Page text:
A Public Service Advisory

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July 9, 2014 at 10:30 am  •  Posted in News & Events by  •  0 Comments

A volunteer search-and-rescue member scans the surface for a drowning victim at Peggy’s Cove, Nova Scotia.

A volunteer search-and-rescue member scans the surface for a drowning victim at Peggy’s Cove, Nova Scotia.

July 5, 2014

Weather Warning: Wind Alert for…

For some particular reason whenever Environment Canada issues a wind warning, some folks read it as a calling card to get to the Atlantic coastline to see “just how big the waves are.”

Today is no different. For at least the previous three days, weather forecasters at the Environment Canada Hurricane Centre have been providing advisories about the first storm of the season: Hurricane Arthur, which was eventually downgraded from hurricane category to post-tropical storm. Regardless, the forecasted winds were to reach gusts of 120 km/h.

What is unique about this storm is not its power—as storms go this would be little more than a Good Blow—but its timing. Typically, in Nova Scotia, we don’t get these types of winds until September and October. However, here we are at the start of the summer tourist season with wave heights along certain coastal regions reaching 7-metre heights or more. One such location where dramatic waves crash onshore shore is the iconic Nova Scotia lighthouse at Peggy’s Cove.

I am not surprised as I monitor the web camera and see hundreds upon hundreds of observers clambering upon the rocks to watch the waves. As well, unfortunately, I am not surprised when I watch some folks—yes, some with camera and tripod in hand―climb onto the rocks and down over the edge to get closer to the action. If only they knew what potential hazards might await. Without their knowledge, in their bravado, they are only one wave away from being fish food.

Is what I say alarming?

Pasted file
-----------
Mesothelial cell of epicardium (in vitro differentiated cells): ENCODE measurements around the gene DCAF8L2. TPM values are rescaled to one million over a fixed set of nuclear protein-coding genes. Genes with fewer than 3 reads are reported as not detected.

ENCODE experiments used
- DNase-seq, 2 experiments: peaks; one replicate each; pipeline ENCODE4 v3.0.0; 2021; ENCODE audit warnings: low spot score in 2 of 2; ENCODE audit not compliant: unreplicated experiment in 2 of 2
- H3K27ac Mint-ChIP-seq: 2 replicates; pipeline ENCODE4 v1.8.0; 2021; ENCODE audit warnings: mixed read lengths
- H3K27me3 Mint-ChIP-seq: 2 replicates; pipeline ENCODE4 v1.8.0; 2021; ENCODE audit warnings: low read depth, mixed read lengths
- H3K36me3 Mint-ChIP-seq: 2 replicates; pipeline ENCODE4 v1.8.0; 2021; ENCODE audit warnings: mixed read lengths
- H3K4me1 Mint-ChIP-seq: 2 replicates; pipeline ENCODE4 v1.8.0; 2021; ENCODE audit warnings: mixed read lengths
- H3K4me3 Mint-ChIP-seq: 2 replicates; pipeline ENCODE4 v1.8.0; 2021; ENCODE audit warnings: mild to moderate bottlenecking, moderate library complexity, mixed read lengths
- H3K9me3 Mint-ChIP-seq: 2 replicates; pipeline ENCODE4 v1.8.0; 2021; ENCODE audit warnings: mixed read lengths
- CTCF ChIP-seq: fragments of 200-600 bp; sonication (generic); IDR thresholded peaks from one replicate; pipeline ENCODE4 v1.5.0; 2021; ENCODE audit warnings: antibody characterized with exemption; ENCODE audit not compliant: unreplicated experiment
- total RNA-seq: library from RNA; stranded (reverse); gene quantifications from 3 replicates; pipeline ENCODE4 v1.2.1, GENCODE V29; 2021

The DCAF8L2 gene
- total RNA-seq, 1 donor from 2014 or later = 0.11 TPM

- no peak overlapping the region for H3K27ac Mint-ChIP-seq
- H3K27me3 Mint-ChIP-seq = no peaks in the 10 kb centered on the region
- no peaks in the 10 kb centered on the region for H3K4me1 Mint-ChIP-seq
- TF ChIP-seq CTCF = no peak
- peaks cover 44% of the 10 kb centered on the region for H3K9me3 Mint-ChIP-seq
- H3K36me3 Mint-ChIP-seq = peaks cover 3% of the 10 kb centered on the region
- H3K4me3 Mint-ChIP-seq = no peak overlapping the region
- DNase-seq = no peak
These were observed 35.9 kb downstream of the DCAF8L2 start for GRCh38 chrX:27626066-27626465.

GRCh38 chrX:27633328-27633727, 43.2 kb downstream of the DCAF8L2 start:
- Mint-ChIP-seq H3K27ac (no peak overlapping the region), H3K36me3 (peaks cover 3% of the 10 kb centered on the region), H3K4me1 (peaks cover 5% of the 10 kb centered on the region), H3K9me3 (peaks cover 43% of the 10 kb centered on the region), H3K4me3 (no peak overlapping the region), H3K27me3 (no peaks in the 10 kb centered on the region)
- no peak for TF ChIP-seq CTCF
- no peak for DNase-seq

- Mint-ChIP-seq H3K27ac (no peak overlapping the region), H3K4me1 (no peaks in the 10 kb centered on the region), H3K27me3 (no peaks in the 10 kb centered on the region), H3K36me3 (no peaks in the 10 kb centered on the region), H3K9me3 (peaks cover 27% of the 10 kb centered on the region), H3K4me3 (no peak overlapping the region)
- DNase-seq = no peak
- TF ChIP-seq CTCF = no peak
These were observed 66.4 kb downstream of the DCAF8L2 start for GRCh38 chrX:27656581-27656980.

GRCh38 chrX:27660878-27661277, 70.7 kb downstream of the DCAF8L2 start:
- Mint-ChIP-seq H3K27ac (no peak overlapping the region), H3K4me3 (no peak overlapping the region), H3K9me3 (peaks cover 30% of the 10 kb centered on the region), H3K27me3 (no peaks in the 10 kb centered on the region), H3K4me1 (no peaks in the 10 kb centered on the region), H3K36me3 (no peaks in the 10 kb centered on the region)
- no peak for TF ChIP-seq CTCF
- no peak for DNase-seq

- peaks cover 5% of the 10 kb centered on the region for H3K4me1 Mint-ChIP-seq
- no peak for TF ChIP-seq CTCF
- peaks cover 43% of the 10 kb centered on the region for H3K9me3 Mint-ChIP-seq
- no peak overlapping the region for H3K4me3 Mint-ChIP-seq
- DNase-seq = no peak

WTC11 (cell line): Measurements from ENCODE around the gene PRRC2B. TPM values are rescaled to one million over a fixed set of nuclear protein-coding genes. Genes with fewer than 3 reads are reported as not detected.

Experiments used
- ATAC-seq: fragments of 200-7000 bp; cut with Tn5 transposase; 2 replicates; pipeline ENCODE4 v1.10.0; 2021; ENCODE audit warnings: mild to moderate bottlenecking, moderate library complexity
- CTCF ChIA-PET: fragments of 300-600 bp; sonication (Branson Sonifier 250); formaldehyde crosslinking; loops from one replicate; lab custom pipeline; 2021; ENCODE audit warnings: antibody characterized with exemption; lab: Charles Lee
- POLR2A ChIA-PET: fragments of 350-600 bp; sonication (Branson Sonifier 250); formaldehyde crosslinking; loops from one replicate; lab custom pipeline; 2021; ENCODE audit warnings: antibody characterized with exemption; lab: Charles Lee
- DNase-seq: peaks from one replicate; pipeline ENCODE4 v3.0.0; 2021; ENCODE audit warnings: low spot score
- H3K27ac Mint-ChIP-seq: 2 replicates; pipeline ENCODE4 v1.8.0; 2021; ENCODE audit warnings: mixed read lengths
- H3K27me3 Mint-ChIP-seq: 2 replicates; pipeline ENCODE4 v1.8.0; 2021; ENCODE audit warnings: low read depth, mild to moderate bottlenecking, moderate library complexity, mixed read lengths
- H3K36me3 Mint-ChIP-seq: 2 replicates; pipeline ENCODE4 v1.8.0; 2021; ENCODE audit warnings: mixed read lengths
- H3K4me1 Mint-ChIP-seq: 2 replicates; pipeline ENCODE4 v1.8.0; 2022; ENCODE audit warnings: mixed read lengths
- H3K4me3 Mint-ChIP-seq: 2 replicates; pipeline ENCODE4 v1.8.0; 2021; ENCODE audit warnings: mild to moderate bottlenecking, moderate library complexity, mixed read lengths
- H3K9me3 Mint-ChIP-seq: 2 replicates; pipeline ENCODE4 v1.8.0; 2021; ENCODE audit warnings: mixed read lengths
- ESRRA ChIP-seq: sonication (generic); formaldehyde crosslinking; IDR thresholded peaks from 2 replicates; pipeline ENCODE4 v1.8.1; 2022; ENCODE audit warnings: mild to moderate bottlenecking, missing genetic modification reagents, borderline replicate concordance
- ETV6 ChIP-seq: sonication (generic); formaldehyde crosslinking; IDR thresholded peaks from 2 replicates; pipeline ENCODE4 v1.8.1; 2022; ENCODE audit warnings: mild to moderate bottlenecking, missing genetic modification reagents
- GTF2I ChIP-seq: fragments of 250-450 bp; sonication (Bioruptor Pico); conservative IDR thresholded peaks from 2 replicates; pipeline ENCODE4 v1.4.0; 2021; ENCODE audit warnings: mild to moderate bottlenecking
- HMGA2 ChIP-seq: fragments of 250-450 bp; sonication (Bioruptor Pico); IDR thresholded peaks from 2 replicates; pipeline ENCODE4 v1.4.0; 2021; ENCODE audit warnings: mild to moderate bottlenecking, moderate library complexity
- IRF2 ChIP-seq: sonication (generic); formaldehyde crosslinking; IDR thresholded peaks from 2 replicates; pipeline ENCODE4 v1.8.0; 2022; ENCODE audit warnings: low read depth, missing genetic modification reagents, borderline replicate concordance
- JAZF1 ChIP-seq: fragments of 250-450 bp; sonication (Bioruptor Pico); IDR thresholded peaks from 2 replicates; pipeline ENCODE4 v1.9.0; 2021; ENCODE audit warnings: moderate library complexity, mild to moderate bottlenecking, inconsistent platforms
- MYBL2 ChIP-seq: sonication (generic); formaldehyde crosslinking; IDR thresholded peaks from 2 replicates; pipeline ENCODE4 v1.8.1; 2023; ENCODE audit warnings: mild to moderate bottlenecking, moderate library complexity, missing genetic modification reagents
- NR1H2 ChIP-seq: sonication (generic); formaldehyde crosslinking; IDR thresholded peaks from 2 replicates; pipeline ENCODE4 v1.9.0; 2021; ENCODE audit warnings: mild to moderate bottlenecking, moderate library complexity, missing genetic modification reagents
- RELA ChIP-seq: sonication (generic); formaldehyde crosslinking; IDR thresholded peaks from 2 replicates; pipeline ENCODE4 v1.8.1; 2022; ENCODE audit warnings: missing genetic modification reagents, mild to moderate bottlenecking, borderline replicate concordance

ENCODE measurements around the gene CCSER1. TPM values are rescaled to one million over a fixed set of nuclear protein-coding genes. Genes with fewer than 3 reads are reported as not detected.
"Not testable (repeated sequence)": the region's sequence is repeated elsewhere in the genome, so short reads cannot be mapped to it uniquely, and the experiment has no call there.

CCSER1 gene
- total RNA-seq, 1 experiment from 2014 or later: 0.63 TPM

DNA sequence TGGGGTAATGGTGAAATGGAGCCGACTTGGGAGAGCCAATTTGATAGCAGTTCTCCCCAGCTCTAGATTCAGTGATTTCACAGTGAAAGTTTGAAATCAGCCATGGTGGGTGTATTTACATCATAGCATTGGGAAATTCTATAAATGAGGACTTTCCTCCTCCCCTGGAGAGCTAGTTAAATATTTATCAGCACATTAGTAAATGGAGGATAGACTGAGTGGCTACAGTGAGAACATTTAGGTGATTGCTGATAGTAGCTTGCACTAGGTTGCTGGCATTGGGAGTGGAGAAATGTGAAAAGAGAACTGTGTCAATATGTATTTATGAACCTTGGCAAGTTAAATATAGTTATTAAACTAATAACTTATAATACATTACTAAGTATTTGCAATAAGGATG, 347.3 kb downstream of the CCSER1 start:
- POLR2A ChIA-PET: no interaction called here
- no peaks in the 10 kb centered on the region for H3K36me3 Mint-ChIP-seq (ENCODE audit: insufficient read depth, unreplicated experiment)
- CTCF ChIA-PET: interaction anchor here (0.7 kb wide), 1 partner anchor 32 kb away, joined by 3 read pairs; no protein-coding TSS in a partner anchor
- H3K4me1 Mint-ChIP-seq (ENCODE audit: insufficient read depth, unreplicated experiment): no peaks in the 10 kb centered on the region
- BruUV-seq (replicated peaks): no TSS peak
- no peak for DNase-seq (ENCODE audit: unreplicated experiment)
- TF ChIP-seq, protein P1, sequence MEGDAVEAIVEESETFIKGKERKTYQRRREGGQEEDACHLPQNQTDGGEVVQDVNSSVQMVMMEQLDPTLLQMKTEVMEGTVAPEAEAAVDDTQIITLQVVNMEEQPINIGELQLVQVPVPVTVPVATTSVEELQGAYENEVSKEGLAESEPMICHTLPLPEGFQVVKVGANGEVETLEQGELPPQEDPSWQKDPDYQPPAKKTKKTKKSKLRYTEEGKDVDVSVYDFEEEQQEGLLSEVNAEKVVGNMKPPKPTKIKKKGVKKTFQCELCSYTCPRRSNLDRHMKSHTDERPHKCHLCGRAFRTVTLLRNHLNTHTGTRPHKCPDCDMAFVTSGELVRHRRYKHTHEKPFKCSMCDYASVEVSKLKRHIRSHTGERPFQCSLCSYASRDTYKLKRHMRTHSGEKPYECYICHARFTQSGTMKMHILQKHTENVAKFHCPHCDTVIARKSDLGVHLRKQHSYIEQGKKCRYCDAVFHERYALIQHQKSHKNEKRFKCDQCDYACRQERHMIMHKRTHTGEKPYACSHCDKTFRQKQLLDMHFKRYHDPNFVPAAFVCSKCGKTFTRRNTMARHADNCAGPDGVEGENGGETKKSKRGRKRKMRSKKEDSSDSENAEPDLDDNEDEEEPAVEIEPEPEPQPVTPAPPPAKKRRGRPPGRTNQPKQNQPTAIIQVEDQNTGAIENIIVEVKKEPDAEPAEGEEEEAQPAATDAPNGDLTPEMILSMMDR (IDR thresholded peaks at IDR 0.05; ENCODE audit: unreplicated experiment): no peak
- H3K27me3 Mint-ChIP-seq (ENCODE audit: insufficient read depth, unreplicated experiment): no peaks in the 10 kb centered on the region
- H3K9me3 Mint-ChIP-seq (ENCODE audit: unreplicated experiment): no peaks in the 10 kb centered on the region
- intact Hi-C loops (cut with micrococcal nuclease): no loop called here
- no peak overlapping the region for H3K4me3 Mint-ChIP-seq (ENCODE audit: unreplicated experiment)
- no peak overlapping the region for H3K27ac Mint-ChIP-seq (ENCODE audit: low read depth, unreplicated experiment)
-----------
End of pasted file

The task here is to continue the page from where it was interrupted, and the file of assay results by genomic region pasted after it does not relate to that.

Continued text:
Yes?

Good, I hope I have your attention.

As a photographer who lives relatively close to this incredible vista, I have made my fair share of pictures along the Atlantic coastline. Prior to becoming a photographer, I spent 15 years in Canada’s Navy, sailing on King Neptune’s briny waters from above the ice-laden Arctic Circle to south of the equator in the stifling heat. I have been on a ship that cut through waves well in excess of 20 metres. I have been beaten, bruised, and knocked flat on my ass, as a ship’s deck would simply disappear from under my feet.

I fully understand the power of a single wave. It can break arms, legs, backs, and even worse…it can claim lives.

Is what I say alarming?

Yes?

Good, and I have no intention of apologizing.

I have also spent quite a few years as a search-and-rescue volunteer…a volunteer who has been on emergency calls to Peggy’s Cove numerous times for missing persons. I am not going to mention details, but suffice to say, it is not fun standing on a most beautiful shoreline searching the water for a drowning victim.

The warning signs are not placed to enhance the natural beauty. Unfortunately they are rarely heeded.

The warning signs are not placed to enhance the natural beauty. Unfortunately they are rarely heeded.

I am begging photographers, and their family and friends who visit Peggy’s Cove—or any other of our rugged Atlantic coastlines—to please use common sense. If the rocks are black, stay back. Translated, black rocks mean water has been there before, and this means a wave will be coming again. At Peggy’s Cove, there are signs warning you of the dangers; they are real and are not there to enhance the scenery.

Remember, if one single wave has the power to toss and turn large ships at whim, it has more than sufficient capacity to sweep you off your feet. So please, if you happen to be making pictures along our coastline, think of your future and not your pictures. Is what I say alarming?

Yes?

Good. You’re welcome.

I want to meet you with a smile on your face and camera in hand, not in a body bag.

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